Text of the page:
While industry experts like Philip Rothman and Robert Puff have applauded the inclusion of 64-bit support in the new version of Finale, a more casual observer may ask; “What does that actually mean for me?” To some, one of the biggest features in the new Finale may not seem like a feature at all. Of course, we believe it is. Today we’re sharing some of the thinking behind Finale’s 64-bit support. More importantly, we’ll also describe some of the ways it can benefit you.
Bit size refers to how much data you can move and access through your computer. More bits are better and often translate into faster performance. While 64-bit processors were once extremely rare (like the Cray-1 super computer in Los Alamos), today they’re the standard.
Operating systems are all shifting to 64-bit as well.
“You haven’t been able to buy a 32-bit mac for a decade, and it’s expected that Apple will soon drop all support for 32-bit applications,” said Michael Johnson, MakeMusic’s vice president of professional notation. “While Windows has always been a little more cautious in their march towards the future, there will come a time when Windows will drop 32-bit support, too.”
So first and foremost, Finale needs to be a 64-bit application to remain viable on future operating systems.
“A tremendous amount of work went into making Finale a 64-bit application, and it was done because we’re in it for the long haul,” said Fred Flowerday, MakeMusic’s senior vice president of product strategy. “There are many features and enhancements we’d like to see in Finale but which are not possible without first establishing a strong technical foundation in 64-bit. By taking the long view and investing in this foundation, our goal is to provide greater benefit for all Finale users and ensure the long-term viability of Finale.”
Okay, so Finale will continue to work well into the future. That is obviously good news for those of us with a long-term investment in using the software. But what does 64-bit mean to those of us who use Finale today?
Many high-end sound libraries are 64-bit only. These libraries can now be used directly within the new Finale, without additional intervening software. In addition, 32-bit applications, like previous versions of Finale, are limited in the amount of samples they can load into memory. Top libraries will quickly use up this 2 or 3 gig limit. Today’s Finale, however, allows you to load much larger libraries. Your only limit is the amount of memory you have installed.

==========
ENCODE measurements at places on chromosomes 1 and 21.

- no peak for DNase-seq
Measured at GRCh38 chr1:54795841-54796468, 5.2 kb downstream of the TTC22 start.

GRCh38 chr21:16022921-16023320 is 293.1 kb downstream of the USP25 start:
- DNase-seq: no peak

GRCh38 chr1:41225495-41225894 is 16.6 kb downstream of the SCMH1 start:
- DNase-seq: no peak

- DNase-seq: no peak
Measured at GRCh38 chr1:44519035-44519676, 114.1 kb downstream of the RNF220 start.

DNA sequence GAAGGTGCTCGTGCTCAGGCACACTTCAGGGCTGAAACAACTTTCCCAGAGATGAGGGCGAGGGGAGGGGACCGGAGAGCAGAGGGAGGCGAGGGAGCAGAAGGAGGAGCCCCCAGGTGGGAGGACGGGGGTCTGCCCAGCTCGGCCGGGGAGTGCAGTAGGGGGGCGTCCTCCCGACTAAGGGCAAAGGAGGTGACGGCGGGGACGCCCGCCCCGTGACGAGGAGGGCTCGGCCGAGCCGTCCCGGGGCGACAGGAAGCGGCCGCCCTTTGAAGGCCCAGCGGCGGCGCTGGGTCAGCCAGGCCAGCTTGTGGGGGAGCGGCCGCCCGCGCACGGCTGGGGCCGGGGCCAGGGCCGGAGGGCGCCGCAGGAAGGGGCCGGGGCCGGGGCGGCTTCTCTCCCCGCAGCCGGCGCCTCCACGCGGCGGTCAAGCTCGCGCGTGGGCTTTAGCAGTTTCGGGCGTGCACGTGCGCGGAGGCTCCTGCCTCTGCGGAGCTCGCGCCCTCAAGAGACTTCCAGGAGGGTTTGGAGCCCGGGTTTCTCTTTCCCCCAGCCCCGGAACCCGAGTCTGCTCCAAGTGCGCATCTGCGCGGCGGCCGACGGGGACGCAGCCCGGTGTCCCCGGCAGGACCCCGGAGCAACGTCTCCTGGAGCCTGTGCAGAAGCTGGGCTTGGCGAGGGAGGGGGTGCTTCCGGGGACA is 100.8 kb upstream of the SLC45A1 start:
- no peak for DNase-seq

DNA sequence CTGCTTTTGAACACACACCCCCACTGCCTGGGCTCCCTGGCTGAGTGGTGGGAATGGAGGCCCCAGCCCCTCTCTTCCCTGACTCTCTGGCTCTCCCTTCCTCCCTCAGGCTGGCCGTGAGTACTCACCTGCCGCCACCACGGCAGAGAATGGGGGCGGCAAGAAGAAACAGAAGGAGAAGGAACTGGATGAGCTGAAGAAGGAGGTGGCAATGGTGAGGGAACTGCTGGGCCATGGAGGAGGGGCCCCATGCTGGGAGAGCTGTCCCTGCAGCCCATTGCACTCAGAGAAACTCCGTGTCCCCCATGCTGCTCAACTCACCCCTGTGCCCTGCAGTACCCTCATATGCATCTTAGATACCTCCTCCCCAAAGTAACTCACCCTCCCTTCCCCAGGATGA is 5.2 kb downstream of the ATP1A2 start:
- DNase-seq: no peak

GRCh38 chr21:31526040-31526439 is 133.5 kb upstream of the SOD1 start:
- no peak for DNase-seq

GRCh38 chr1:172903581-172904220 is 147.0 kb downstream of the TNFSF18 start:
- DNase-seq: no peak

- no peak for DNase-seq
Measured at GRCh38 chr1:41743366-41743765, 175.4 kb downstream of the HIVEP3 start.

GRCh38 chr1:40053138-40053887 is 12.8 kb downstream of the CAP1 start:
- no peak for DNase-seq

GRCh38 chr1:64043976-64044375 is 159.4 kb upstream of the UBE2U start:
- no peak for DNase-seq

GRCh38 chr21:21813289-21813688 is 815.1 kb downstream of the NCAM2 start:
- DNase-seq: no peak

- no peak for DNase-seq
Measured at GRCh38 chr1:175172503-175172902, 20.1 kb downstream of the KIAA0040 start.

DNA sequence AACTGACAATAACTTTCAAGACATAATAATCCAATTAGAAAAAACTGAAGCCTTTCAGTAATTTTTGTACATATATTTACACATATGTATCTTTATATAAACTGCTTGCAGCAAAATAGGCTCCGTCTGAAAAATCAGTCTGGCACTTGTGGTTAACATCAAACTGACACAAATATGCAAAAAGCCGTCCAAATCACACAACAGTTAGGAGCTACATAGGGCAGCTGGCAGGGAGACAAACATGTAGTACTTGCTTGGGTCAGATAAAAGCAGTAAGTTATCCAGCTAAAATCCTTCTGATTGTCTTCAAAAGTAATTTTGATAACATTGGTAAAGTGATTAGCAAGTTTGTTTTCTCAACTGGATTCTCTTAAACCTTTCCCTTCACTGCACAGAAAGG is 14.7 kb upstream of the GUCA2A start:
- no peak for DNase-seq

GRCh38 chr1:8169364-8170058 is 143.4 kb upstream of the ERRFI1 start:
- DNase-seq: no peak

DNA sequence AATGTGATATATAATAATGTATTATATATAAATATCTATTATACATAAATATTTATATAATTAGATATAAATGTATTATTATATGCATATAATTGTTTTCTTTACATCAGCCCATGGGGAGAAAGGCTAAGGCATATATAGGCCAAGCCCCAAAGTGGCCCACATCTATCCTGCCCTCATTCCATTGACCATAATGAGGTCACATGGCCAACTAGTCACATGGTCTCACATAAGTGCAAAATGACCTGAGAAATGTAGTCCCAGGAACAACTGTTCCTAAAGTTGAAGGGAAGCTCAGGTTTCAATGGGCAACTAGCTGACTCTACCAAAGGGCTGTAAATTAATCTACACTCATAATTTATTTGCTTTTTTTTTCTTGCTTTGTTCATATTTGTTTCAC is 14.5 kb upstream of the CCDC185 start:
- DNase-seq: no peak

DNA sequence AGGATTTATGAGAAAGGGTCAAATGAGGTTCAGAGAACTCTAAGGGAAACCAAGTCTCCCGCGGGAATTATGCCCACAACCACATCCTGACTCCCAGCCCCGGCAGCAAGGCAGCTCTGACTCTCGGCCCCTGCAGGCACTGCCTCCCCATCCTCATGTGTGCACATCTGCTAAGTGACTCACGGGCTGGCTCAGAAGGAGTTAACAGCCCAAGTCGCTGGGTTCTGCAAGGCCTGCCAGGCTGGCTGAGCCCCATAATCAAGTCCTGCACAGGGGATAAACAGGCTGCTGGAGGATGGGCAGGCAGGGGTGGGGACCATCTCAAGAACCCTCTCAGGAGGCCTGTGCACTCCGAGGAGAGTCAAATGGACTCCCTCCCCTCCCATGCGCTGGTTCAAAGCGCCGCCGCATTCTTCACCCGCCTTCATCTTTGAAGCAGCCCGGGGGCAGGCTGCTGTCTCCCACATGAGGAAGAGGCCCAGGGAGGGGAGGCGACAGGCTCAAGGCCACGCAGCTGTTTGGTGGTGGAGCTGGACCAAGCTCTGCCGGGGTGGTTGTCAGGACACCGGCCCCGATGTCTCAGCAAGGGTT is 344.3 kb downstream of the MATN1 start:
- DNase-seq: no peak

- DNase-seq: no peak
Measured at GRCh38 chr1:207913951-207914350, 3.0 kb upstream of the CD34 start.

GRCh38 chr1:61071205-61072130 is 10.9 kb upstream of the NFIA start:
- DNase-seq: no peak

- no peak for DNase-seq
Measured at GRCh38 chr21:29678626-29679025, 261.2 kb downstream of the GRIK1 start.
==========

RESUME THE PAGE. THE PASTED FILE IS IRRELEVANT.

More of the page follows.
Don’t use premium sound libraries? You’ll appreciate enhanced stability and speed improvements, some directly related to the 64-bit work, and some that are not. As noted in Philip Rothmans review, performance in the new Finale; “demonstrates real improvement in some key areas.” Even in areas where performance isn’t yet improved, 64-bit compatibility is likely a necessary first step toward further enhancements.
Laying the Foundation for Additional Improvement
In developing a 64-bit version, Finale developers laid the groundwork for forthcoming advancements. This has great potential both for increasing performance and future feature development. Moving forward, working on 64-bit software allows developers to access better, more modern development tools that can also increase advances in Finale faster.
“Not only can advances be made faster, they can be shared with Finale users faster, said Mark Adler, MakeMusic’s notation product manager/senior editor. “We are set up to easily deliver smaller, free-of-charge releases that represent our plan for continuous development and continuous release. Finale 2014.5 is a great example of the kind of feature-rich free update we plan to share in the future; between major releases.”
What Future Improvement is Important to MakeMusic?
Michael Johnson offers his top three: “Performance, rendering (the speed it takes to draw things on the screen), and playback. Those are the big three that touch everybody’s life.”
While Michael pauses to recognize there have always been select Finale users who claim to have no need for playback (because their audiation is perfect), he adds:
“When you wait a few seconds for this or that, it adds up over time. In extreme cases this can arrest your creative momentum. More often the cumulative effect simply presents a hurdle in getting more done in less time. Our goal is to have everything play and draw instantly, and today’s Finale sets the stage for that future.”
Fred adds: “Our ultimate goal is to get your music in front of musicians more efficiently.”
Check out the new Finale for yourself – at no charge. Try the free trial version today.